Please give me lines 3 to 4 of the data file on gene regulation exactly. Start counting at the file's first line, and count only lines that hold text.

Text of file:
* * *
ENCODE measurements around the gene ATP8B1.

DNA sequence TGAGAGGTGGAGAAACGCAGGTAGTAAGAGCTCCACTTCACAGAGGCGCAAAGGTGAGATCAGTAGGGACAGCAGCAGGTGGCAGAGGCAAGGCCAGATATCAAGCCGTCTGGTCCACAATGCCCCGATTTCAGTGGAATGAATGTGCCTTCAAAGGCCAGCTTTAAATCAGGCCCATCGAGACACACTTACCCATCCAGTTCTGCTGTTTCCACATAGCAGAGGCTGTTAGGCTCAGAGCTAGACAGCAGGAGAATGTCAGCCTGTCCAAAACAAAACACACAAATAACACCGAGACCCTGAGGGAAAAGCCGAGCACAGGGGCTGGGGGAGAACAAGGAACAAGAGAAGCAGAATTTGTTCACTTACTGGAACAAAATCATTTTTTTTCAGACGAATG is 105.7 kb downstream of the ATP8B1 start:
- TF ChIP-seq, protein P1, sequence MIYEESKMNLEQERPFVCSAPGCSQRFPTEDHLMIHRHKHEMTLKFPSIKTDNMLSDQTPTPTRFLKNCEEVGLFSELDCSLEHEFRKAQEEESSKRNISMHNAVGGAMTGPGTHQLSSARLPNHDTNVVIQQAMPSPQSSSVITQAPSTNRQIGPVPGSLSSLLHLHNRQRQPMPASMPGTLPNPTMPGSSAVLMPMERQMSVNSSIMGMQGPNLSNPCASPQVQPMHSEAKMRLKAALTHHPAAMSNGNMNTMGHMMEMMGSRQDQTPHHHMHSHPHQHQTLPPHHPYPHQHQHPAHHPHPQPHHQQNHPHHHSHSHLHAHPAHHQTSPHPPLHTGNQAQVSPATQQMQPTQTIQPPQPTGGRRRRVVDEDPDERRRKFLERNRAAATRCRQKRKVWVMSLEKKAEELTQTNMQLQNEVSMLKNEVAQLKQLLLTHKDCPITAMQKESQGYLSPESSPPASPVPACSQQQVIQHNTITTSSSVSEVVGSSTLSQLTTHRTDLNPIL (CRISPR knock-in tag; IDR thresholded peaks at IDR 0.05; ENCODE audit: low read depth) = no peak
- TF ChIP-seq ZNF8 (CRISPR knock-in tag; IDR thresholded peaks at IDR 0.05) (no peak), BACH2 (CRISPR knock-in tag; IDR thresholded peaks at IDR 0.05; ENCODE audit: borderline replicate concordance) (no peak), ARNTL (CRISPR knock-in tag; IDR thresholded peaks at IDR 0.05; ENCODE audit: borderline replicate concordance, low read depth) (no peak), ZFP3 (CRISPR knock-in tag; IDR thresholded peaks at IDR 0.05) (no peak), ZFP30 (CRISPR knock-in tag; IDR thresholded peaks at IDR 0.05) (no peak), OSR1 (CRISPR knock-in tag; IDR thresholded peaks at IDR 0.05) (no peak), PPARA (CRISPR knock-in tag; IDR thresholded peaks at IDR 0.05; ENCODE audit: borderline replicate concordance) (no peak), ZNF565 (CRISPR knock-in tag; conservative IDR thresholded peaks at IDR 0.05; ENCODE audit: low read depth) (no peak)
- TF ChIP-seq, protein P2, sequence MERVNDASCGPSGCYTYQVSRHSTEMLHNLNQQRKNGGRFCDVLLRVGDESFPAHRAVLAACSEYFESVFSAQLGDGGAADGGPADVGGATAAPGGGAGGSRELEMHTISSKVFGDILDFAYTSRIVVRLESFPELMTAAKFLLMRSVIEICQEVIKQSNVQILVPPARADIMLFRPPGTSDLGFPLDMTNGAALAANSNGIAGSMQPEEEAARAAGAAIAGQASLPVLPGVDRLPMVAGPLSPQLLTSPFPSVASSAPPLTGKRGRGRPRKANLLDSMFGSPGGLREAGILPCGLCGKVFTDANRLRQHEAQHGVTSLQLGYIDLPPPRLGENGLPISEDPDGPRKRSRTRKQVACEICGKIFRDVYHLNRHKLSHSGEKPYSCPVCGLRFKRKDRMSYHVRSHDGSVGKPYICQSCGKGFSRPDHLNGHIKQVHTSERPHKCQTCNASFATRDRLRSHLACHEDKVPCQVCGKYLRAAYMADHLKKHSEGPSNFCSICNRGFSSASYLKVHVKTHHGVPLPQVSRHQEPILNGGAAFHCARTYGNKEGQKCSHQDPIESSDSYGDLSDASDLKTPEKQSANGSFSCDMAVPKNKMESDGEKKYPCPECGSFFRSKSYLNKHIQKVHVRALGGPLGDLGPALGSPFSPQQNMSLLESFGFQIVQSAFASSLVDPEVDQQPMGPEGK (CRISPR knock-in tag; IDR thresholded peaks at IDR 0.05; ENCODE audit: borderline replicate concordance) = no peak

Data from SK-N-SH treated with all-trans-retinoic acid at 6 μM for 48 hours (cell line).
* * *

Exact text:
- TF ChIP-seq, protein P1, sequence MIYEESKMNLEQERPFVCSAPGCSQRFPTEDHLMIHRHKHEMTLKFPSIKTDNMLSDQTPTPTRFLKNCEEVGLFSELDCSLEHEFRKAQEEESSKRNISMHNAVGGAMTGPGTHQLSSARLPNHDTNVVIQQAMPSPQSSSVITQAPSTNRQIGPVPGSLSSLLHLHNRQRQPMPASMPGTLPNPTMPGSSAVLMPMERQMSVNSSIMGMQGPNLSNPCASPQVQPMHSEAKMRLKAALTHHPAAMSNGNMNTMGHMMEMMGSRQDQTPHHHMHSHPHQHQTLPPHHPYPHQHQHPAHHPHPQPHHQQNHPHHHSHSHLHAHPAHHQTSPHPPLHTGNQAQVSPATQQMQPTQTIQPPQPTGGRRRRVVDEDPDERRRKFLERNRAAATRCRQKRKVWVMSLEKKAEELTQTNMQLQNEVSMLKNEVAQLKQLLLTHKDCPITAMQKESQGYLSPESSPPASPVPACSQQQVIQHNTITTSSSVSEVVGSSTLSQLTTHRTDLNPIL (CRISPR knock-in tag; IDR thresholded peaks at IDR 0.05; ENCODE audit: low read depth) = no peak
- TF ChIP-seq ZNF8 (CRISPR knock-in tag; IDR thresholded peaks at IDR 0.05) (no peak), BACH2 (CRISPR knock-in tag; IDR thresholded peaks at IDR 0.05; ENCODE audit: borderline replicate concordance) (no peak), ARNTL (CRISPR knock-in tag; IDR thresholded peaks at IDR 0.05; ENCODE audit: borderline replicate concordance, low read depth) (no peak), ZFP3 (CRISPR knock-in tag; IDR thresholded peaks at IDR 0.05) (no peak), ZFP30 (CRISPR knock-in tag; IDR thresholded peaks at IDR 0.05) (no peak), OSR1 (CRISPR knock-in tag; IDR thresholded peaks at IDR 0.05) (no peak), PPARA (CRISPR knock-in tag; IDR thresholded peaks at IDR 0.05; ENCODE audit: borderline replicate concordance) (no peak), ZNF565 (CRISPR knock-in tag; conservative IDR thresholded peaks at IDR 0.05; ENCODE audit: low read depth) (no peak)